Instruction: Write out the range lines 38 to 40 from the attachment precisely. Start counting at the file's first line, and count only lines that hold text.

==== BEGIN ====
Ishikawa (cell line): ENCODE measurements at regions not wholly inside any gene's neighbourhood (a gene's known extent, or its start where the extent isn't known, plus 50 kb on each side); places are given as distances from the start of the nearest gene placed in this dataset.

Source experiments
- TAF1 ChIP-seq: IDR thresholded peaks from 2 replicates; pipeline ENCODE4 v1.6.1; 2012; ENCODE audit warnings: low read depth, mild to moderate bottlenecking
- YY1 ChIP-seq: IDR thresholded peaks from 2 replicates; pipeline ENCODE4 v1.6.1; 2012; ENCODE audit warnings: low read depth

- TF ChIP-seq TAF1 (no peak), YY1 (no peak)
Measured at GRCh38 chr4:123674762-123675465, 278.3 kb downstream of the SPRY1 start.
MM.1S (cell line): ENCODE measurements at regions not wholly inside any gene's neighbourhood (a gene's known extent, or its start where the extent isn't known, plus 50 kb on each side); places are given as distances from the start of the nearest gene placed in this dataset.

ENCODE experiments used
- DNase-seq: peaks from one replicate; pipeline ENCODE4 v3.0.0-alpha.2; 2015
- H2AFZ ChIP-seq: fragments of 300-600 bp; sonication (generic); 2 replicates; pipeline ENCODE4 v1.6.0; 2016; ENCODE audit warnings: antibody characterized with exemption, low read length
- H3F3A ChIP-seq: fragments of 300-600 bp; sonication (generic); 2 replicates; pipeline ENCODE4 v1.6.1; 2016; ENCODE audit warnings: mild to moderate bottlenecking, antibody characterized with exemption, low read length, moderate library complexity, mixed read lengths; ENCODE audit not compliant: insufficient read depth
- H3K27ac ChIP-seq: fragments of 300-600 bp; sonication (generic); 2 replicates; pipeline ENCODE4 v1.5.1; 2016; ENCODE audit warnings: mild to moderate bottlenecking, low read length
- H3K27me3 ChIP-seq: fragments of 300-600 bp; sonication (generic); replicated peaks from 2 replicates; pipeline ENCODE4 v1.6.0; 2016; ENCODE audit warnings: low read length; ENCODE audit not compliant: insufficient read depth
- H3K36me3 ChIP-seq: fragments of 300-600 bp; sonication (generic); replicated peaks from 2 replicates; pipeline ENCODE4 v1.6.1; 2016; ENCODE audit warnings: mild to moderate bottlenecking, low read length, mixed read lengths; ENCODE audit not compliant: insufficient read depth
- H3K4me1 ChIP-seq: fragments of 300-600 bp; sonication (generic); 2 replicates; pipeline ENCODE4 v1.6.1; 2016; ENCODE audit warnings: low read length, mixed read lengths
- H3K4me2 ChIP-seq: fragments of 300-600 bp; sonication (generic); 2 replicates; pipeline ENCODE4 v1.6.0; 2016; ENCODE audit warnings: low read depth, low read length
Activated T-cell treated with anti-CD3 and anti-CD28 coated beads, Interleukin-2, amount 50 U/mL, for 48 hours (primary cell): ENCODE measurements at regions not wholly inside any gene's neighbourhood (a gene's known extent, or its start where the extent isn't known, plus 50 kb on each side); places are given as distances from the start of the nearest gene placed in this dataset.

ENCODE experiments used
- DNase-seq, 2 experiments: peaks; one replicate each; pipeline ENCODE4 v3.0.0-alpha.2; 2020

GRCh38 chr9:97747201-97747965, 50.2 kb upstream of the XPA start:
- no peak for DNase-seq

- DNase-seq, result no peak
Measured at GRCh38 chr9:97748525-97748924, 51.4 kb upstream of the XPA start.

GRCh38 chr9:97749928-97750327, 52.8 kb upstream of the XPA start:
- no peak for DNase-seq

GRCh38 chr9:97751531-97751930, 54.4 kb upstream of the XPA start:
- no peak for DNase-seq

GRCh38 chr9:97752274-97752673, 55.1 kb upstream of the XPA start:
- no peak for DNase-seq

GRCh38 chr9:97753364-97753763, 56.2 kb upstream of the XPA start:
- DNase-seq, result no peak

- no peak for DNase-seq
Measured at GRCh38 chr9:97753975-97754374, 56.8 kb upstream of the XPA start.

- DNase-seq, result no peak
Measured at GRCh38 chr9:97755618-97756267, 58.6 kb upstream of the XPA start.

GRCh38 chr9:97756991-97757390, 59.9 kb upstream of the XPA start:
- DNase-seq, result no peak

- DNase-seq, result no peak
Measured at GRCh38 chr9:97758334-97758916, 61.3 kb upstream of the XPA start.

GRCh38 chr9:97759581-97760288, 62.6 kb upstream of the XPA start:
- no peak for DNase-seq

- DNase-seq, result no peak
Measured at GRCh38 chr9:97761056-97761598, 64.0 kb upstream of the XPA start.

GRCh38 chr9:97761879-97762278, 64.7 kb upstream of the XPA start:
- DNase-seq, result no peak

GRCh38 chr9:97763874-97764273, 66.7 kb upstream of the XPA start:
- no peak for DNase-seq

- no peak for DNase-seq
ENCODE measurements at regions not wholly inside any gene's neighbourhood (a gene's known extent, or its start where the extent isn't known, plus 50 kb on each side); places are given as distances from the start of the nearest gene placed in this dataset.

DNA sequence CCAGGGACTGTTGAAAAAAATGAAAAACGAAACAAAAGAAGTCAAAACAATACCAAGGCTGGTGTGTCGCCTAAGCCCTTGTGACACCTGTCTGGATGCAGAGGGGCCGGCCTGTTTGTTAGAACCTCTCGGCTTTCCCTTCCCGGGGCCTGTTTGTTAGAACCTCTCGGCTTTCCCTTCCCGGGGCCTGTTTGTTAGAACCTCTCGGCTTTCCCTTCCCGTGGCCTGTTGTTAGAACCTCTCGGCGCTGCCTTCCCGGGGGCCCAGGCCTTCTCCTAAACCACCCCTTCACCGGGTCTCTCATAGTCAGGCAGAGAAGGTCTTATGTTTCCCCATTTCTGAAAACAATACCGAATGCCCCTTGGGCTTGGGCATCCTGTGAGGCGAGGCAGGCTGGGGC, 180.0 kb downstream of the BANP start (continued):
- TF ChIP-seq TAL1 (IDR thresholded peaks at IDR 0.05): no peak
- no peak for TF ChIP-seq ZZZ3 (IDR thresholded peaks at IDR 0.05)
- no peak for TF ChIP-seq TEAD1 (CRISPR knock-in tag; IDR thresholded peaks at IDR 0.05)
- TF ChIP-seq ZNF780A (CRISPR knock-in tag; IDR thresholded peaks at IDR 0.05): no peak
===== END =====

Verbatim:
- DNase-seq, result no peak
Measured at GRCh38 chr9:97758334-97758916, 61.3 kb upstream of the XPA start.

GRCh38 chr9:97759581-97760288, 62.6 kb upstream of the XPA start: